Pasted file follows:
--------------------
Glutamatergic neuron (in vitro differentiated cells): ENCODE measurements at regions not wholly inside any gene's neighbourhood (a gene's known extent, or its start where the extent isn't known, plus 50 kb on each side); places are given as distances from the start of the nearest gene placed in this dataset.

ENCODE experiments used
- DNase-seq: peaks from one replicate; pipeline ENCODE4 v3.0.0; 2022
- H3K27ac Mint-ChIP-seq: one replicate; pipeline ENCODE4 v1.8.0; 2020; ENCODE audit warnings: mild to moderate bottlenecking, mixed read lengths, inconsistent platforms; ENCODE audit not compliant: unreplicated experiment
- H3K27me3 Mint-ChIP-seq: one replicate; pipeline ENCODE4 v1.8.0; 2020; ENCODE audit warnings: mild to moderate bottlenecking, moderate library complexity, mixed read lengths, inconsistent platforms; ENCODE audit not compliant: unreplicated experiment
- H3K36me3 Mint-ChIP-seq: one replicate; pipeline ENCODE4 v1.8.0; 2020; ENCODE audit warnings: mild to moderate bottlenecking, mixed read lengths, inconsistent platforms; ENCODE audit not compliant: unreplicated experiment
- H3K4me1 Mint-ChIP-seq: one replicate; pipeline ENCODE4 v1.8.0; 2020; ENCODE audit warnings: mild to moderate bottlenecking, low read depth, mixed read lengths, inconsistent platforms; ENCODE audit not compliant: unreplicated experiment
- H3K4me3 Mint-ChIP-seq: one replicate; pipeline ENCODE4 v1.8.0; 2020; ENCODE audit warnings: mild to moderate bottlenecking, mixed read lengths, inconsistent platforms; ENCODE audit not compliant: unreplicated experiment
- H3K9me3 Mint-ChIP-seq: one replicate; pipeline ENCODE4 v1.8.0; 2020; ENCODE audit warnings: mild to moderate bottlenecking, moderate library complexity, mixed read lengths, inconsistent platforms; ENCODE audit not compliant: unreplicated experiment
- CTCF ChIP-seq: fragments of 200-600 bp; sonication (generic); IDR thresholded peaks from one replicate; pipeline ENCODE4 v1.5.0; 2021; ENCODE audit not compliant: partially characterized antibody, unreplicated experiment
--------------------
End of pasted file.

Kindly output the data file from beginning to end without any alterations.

Glutamatergic neuron (in vitro differentiated cells): ENCODE measurements at regions not wholly inside any gene's neighbourhood (a gene's known extent, or its start where the extent isn't known, plus 50 kb on each side); places are given as distances from the start of the nearest gene placed in this dataset.

ENCODE experiments used
- DNase-seq: peaks from one replicate; pipeline ENCODE4 v3.0.0; 2022
- H3K27ac Mint-ChIP-seq: one replicate; pipeline ENCODE4 v1.8.0; 2020; ENCODE audit warnings: mild to moderate bottlenecking, mixed read lengths, inconsistent platforms; ENCODE audit not compliant: unreplicated experiment
- H3K27me3 Mint-ChIP-seq: one replicate; pipeline ENCODE4 v1.8.0; 2020; ENCODE audit warnings: mild to moderate bottlenecking, moderate library complexity, mixed read lengths, inconsistent platforms; ENCODE audit not compliant: unreplicated experiment
- H3K36me3 Mint-ChIP-seq: one replicate; pipeline ENCODE4 v1.8.0; 2020; ENCODE audit warnings: mild to moderate bottlenecking, mixed read lengths, inconsistent platforms; ENCODE audit not compliant: unreplicated experiment
- H3K4me1 Mint-ChIP-seq: one replicate; pipeline ENCODE4 v1.8.0; 2020; ENCODE audit warnings: mild to moderate bottlenecking, low read depth, mixed read lengths, inconsistent platforms; ENCODE audit not compliant: unreplicated experiment
- H3K4me3 Mint-ChIP-seq: one replicate; pipeline ENCODE4 v1.8.0; 2020; ENCODE audit warnings: mild to moderate bottlenecking, mixed read lengths, inconsistent platforms; ENCODE audit not compliant: unreplicated experiment
- H3K9me3 Mint-ChIP-seq: one replicate; pipeline ENCODE4 v1.8.0; 2020; ENCODE audit warnings: mild to moderate bottlenecking, moderate library complexity, mixed read lengths, inconsistent platforms; ENCODE audit not compliant: unreplicated experiment
- CTCF ChIP-seq: fragments of 200-600 bp; sonication (generic); IDR thresholded peaks from one replicate; pipeline ENCODE4 v1.5.0; 2021; ENCODE audit not compliant: partially characterized antibody, unreplicated experiment